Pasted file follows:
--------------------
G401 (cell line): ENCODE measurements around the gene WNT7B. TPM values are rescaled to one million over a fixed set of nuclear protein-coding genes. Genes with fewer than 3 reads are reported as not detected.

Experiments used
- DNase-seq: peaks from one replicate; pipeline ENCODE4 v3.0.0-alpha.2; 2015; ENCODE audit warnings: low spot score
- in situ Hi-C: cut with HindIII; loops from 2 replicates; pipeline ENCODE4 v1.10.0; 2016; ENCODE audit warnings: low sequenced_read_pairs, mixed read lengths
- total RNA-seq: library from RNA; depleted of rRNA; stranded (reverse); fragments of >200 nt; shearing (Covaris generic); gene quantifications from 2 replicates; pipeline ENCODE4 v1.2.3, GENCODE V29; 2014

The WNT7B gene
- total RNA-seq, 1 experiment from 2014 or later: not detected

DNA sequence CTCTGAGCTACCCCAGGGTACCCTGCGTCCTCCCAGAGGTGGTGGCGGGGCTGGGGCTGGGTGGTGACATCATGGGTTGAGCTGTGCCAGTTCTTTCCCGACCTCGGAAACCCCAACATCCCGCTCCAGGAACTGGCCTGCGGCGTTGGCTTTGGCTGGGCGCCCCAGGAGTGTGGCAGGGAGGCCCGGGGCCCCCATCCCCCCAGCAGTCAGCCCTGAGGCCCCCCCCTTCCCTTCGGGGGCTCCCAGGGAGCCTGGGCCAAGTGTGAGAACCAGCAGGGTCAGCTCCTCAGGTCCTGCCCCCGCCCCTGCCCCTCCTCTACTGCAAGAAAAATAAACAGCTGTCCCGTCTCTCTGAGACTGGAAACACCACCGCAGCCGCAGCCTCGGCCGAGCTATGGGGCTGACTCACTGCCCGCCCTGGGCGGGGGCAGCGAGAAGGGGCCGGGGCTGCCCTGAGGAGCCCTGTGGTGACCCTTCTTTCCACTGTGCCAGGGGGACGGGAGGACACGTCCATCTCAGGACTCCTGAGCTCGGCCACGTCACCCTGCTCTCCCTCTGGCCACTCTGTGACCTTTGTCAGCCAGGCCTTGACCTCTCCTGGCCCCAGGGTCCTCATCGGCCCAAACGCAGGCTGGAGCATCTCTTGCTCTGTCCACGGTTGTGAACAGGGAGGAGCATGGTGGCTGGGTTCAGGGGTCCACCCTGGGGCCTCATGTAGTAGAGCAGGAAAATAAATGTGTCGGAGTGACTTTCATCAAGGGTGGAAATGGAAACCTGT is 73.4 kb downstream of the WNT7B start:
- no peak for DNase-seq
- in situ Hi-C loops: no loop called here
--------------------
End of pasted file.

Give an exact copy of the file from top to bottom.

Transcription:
G401 (cell line): ENCODE measurements around the gene WNT7B. TPM values are rescaled to one million over a fixed set of nuclear protein-coding genes. Genes with fewer than 3 reads are reported as not detected.

Experiments used
- DNase-seq: peaks from one replicate; pipeline ENCODE4 v3.0.0-alpha.2; 2015; ENCODE audit warnings: low spot score
- in situ Hi-C: cut with HindIII; loops from 2 replicates; pipeline ENCODE4 v1.10.0; 2016; ENCODE audit warnings: low sequenced_read_pairs, mixed read lengths
- total RNA-seq: library from RNA; depleted of rRNA; stranded (reverse); fragments of >200 nt; shearing (Covaris generic); gene quantifications from 2 replicates; pipeline ENCODE4 v1.2.3, GENCODE V29; 2014

The WNT7B gene
- total RNA-seq, 1 experiment from 2014 or later: not detected

DNA sequence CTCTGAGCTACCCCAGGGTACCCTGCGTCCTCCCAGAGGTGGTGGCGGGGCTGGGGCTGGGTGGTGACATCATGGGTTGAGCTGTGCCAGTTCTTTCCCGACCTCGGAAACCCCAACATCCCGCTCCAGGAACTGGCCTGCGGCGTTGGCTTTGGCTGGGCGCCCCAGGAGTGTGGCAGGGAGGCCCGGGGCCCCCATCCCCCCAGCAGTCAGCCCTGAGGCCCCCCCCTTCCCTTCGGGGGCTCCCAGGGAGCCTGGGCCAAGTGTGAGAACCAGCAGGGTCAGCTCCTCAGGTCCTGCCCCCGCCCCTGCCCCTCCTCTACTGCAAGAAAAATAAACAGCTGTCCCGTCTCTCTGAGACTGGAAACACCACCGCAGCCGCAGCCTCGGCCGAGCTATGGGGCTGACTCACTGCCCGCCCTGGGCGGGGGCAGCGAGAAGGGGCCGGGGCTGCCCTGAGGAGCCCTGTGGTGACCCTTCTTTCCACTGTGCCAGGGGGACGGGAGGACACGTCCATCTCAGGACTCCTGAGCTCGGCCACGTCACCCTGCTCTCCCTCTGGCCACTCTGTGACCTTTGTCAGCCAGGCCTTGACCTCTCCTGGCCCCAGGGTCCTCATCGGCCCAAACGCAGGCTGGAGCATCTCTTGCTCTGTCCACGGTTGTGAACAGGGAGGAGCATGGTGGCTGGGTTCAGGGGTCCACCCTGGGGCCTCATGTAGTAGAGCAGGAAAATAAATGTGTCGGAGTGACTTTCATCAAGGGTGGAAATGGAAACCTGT is 73.4 kb downstream of the WNT7B start:
- no peak for DNase-seq
- in situ Hi-C loops: no loop called here